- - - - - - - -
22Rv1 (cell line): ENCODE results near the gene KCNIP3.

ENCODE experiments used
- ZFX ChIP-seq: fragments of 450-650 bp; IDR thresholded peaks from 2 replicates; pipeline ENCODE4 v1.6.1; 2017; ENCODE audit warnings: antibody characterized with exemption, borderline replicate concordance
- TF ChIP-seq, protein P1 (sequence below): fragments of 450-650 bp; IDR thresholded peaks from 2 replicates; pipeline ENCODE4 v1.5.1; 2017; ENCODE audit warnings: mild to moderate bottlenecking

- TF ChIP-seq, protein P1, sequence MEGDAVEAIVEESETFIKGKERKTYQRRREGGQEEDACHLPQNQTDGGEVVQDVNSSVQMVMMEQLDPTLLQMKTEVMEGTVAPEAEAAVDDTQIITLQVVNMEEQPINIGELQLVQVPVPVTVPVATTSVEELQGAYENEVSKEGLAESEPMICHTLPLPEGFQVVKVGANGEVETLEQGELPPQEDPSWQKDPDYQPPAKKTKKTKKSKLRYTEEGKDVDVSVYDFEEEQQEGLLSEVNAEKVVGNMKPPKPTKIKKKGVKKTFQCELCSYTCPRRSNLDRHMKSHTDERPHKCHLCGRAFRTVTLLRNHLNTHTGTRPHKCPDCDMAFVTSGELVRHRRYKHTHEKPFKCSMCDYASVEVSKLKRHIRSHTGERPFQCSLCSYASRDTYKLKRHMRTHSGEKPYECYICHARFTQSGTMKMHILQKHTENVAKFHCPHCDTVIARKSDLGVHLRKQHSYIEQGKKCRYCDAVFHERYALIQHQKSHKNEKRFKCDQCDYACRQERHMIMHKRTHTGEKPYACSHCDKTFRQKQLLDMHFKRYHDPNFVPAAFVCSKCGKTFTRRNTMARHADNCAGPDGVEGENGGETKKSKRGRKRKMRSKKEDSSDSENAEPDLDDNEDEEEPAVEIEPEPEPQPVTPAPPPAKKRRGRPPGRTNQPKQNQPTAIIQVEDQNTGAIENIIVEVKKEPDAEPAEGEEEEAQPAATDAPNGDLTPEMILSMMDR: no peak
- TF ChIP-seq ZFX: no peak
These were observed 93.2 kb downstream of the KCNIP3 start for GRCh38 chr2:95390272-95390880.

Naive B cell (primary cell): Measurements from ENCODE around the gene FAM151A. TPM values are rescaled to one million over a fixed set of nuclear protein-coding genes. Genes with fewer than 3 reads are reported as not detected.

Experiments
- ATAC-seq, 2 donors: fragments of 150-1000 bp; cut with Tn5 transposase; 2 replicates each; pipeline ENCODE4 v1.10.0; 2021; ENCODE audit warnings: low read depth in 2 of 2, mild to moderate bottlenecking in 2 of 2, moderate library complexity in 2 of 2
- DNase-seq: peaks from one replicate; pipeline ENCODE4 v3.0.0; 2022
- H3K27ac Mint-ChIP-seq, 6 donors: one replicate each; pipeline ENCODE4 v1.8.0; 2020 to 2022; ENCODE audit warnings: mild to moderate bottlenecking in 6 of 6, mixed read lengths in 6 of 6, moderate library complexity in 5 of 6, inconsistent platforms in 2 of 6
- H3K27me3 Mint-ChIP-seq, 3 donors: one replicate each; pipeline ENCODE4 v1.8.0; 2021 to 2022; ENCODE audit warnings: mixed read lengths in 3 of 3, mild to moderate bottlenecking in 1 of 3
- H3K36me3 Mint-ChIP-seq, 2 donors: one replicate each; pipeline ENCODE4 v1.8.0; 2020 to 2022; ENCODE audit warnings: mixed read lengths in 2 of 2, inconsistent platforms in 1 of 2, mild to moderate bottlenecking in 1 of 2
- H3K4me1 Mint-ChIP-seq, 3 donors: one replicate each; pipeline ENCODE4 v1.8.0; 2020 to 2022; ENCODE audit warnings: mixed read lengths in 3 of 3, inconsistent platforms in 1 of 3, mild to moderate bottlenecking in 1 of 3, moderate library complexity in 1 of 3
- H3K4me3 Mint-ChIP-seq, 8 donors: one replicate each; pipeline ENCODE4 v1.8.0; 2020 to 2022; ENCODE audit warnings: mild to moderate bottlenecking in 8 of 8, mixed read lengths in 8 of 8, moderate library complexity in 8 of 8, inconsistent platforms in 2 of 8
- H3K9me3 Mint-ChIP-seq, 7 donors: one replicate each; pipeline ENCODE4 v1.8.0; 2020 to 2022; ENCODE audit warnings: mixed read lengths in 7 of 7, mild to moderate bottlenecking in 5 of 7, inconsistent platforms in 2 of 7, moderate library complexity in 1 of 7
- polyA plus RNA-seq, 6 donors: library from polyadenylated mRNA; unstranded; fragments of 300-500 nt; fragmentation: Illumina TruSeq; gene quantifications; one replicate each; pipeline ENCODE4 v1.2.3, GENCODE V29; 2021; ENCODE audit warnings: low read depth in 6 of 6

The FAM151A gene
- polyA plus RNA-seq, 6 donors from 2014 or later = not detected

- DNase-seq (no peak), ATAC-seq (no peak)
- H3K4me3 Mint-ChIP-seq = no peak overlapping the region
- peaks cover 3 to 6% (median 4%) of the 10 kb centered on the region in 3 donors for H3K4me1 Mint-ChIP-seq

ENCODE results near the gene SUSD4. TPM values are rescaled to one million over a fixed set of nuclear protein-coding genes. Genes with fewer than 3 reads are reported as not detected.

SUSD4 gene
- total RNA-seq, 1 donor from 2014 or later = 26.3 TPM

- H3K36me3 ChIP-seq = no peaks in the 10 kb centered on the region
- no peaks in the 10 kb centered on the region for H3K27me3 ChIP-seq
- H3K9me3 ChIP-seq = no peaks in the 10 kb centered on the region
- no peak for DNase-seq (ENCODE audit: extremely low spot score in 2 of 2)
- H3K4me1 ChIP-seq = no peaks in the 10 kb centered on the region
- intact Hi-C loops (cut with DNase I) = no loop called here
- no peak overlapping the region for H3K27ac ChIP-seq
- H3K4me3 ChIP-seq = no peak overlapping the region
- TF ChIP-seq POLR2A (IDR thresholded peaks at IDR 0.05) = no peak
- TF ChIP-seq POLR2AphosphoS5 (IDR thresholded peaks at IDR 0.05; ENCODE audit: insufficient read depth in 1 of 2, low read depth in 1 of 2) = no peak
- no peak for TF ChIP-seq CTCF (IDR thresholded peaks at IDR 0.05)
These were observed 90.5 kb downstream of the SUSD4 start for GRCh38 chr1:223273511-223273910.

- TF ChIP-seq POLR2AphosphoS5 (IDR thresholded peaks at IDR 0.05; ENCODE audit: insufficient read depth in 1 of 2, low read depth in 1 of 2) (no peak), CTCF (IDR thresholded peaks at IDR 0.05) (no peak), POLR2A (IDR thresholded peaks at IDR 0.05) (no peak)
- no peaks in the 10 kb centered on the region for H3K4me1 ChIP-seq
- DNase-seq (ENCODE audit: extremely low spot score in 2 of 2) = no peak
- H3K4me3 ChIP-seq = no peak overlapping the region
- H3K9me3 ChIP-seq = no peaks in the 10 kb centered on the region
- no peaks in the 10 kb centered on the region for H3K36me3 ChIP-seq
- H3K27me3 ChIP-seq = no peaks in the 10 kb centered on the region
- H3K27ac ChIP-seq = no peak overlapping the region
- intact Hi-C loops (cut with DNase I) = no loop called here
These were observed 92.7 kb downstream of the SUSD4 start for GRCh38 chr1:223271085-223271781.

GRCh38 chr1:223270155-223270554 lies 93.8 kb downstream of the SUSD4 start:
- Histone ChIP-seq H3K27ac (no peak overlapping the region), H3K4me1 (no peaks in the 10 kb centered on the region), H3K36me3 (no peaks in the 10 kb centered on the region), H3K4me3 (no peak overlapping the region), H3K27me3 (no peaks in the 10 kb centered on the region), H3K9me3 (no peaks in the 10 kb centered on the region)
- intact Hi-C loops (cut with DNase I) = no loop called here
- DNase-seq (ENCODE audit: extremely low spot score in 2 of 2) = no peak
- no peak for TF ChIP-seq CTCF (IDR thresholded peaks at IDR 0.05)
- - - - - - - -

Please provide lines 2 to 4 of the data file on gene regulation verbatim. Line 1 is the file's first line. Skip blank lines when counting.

ENCODE experiments used
- ZFX ChIP-seq: fragments of 450-650 bp; IDR thresholded peaks from 2 replicates; pipeline ENCODE4 v1.6.1; 2017; ENCODE audit warnings: antibody characterized with exemption, borderline replicate concordance
- TF ChIP-seq, protein P1 (sequence below): fragments of 450-650 bp; IDR thresholded peaks from 2 replicates; pipeline ENCODE4 v1.5.1; 2017; ENCODE audit warnings: mild to moderate bottlenecking